A consequence of longtime poverty and homelessness is a certain kind of cultural isolation. You lose track of the wider world and become disengaged from it.
My own worst bout of homelessness happened in 1984. The fact that I can say that with a degree of certainty never ceases to amaze me because during that time I lost track of what year it was. I didn’t know whether it was 1983, 1984 or even 1985. I have no memory of the reelection of Ronald Reagan.
Another example was when I was so poor during my first 20 years of adult life that I had no concept of how credit worked. So when I needed a loan around 1981, all I could think of was to walk into a bank and ask for one.
I did so, and I was startled by the question that came out of the banker: “What do you have for collateral?”
Collateral? What’s that?
He helped me out by asking if I had equity in any property, say, a house.
At the time I owned a house that I inherited from my parents. But I didn’t know that was what equity meant. I had always thought it meant I had to give the bank my house in order to get the loan I wanted.
Around the same time I was working at a major university, where I was expected to contribute money to a retirement fund set up for me. I didn’t want to do it because they were going to take my contribution from my paychecks. I didn’t understand that all I had to do was live another 25 years or so and then I could get all the money I contributed back, multiplied more than 10 times.
Thirteen years ago, Anitra and I moved into an apartment building run by Seattle Housing Authority (SHA). It came with some conveniences — a toilet, shower, stove, oven and refrigerator.
We both love cottage cheese, so we would always keep at least a three-day supply.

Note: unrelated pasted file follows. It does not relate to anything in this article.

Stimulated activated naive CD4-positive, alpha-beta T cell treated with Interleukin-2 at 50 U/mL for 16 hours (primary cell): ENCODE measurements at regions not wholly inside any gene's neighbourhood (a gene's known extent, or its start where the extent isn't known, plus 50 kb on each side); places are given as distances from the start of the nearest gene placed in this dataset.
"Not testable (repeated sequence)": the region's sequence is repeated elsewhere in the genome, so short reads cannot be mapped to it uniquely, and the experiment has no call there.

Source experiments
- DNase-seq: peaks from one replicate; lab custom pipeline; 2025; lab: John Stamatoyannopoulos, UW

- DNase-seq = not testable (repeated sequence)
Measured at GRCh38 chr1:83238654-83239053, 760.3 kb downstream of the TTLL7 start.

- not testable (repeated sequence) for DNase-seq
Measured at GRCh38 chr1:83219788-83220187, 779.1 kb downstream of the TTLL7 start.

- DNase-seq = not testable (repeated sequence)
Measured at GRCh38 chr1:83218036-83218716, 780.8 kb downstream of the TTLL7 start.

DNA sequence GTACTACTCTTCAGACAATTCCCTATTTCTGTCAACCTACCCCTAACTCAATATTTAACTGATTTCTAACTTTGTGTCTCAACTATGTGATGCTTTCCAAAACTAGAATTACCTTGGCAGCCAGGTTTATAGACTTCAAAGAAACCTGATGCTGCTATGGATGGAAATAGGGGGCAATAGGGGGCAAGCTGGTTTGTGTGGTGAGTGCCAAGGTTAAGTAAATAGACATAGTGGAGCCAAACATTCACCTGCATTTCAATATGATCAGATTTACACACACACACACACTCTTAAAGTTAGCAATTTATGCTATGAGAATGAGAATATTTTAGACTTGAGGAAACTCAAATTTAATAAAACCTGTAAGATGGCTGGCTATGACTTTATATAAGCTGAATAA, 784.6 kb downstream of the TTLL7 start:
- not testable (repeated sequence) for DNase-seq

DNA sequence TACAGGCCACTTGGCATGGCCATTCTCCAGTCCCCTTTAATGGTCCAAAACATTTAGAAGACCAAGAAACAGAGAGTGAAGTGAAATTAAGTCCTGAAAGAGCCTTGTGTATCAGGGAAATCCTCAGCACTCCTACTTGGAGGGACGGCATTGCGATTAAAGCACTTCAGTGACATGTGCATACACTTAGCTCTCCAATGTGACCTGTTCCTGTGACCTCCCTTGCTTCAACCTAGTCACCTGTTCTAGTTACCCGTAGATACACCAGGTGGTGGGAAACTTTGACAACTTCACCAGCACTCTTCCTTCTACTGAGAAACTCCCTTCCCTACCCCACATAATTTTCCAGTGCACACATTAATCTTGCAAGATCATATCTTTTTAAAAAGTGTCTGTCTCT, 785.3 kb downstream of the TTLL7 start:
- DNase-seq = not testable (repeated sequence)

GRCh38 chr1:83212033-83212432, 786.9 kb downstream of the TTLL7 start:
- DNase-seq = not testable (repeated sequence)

But then we started noticing the tubs of cottage cheese would become moldy after just one day. Naturally, we thought the store was at fault for selling us cottage cheese that was on the shelf too long. Then we thought the brand we were buying from was cheating on the best buy dates.
Finally we figured out the truth — our refrigerator was biting the dust.
Well, that was more than a year ago. It’s a measure of my own poverty-induced isolation that we didn’t even think to ask SHA to replace our dead refrigerator until after all this time had passed.
Not only did SHA consider a dead fridge a health hazard, they thought it was important enough to replace it within two days of finding out about it.
The first thing we did was restock our cottage cheese reserves.
Speaking of cultural isolation, it is Friday, Oct. 27, as I write this, and I just learned that the 2023 World Series will begin today between the Arizona Diamondbacks and the Texas Rangers. Who and who?
I’ve been to both Texas and Arizona, and the main difference I noticed in between them was New Mexico. No, I kid. The difference was the Grand Canyon and Dr Pepper.
As I understand, the World Series is a sequence of seven scheduled baseball games between two baseball teams that ends with victory for the team that first wins four of the games. The provision being that the seventh can’t end in a tie, even if it has to go an extra thousand rounds, or “innings” as they say.
My cultural isolation from baseball began when I was six. My father proudly took me to a Boston Red Sox game at Fenway Park, and promised me the Red Sox would win. I don’t remember who the other team was. I just remember with crystal clarity that the Red Sox did not win, and my faith in my father’s omniscience ended forever.
After that I still tried to make sense out of baseball by reading informative insider essays in old copies of Boys’ Life left lying around in doctor’s offices. I also found the Boys’ Life jokes page a great help in getting my bearings within the culture where I found myself.
Read more of the Nov. 1-7, 2023 issue.